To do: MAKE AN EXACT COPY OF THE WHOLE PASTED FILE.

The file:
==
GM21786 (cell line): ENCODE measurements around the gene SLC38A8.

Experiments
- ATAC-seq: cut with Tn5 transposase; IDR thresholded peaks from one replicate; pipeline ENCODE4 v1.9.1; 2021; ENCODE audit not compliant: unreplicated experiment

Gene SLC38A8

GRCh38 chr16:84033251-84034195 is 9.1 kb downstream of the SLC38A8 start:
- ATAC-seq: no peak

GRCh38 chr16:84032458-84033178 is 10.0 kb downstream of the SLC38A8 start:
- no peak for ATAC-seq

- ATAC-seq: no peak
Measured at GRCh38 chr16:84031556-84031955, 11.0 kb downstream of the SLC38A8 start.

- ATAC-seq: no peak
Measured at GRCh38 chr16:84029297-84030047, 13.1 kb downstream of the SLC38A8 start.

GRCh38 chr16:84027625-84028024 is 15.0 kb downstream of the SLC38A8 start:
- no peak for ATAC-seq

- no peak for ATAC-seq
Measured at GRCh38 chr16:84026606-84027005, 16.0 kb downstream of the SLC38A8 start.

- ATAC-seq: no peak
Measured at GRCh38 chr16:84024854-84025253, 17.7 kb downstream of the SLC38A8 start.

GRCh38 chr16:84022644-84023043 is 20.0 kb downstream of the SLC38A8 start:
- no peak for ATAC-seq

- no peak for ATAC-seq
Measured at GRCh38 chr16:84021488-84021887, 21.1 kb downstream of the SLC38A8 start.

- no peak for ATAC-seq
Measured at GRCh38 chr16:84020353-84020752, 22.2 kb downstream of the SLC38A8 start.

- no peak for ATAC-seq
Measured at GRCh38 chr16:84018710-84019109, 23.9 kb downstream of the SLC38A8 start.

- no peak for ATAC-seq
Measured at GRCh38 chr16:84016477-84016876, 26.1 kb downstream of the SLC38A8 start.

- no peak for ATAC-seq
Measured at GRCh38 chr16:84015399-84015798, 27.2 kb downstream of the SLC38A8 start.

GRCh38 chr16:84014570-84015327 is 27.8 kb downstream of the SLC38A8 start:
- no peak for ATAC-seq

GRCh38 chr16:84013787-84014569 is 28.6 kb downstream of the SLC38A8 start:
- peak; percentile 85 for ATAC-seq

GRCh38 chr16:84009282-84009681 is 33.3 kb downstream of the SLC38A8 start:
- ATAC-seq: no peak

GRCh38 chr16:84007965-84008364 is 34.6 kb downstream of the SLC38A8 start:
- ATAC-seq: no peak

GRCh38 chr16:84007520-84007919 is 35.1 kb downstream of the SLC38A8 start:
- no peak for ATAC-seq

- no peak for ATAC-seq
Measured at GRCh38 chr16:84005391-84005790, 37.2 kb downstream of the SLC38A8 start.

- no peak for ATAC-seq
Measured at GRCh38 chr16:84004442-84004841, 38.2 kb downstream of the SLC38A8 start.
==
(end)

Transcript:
GM21786 (cell line): ENCODE measurements around the gene SLC38A8.

Experiments
- ATAC-seq: cut with Tn5 transposase; IDR thresholded peaks from one replicate; pipeline ENCODE4 v1.9.1; 2021; ENCODE audit not compliant: unreplicated experiment

Gene SLC38A8

GRCh38 chr16:84033251-84034195 is 9.1 kb downstream of the SLC38A8 start:
- ATAC-seq: no peak

GRCh38 chr16:84032458-84033178 is 10.0 kb downstream of the SLC38A8 start:
- no peak for ATAC-seq

- ATAC-seq: no peak
Measured at GRCh38 chr16:84031556-84031955, 11.0 kb downstream of the SLC38A8 start.

- ATAC-seq: no peak
Measured at GRCh38 chr16:84029297-84030047, 13.1 kb downstream of the SLC38A8 start.

GRCh38 chr16:84027625-84028024 is 15.0 kb downstream of the SLC38A8 start:
- no peak for ATAC-seq

- no peak for ATAC-seq
Measured at GRCh38 chr16:84026606-84027005, 16.0 kb downstream of the SLC38A8 start.

- ATAC-seq: no peak
Measured at GRCh38 chr16:84024854-84025253, 17.7 kb downstream of the SLC38A8 start.

GRCh38 chr16:84022644-84023043 is 20.0 kb downstream of the SLC38A8 start:
- no peak for ATAC-seq

- no peak for ATAC-seq
Measured at GRCh38 chr16:84021488-84021887, 21.1 kb downstream of the SLC38A8 start.

- no peak for ATAC-seq
Measured at GRCh38 chr16:84020353-84020752, 22.2 kb downstream of the SLC38A8 start.

- no peak for ATAC-seq
Measured at GRCh38 chr16:84018710-84019109, 23.9 kb downstream of the SLC38A8 start.

- no peak for ATAC-seq
Measured at GRCh38 chr16:84016477-84016876, 26.1 kb downstream of the SLC38A8 start.

- no peak for ATAC-seq
Measured at GRCh38 chr16:84015399-84015798, 27.2 kb downstream of the SLC38A8 start.

GRCh38 chr16:84014570-84015327 is 27.8 kb downstream of the SLC38A8 start:
- no peak for ATAC-seq

GRCh38 chr16:84013787-84014569 is 28.6 kb downstream of the SLC38A8 start:
- peak; percentile 85 for ATAC-seq

GRCh38 chr16:84009282-84009681 is 33.3 kb downstream of the SLC38A8 start:
- ATAC-seq: no peak

GRCh38 chr16:84007965-84008364 is 34.6 kb downstream of the SLC38A8 start:
- ATAC-seq: no peak

GRCh38 chr16:84007520-84007919 is 35.1 kb downstream of the SLC38A8 start:
- no peak for ATAC-seq

- no peak for ATAC-seq
Measured at GRCh38 chr16:84005391-84005790, 37.2 kb downstream of the SLC38A8 start.

- no peak for ATAC-seq
Measured at GRCh38 chr16:84004442-84004841, 38.2 kb downstream of the SLC38A8 start.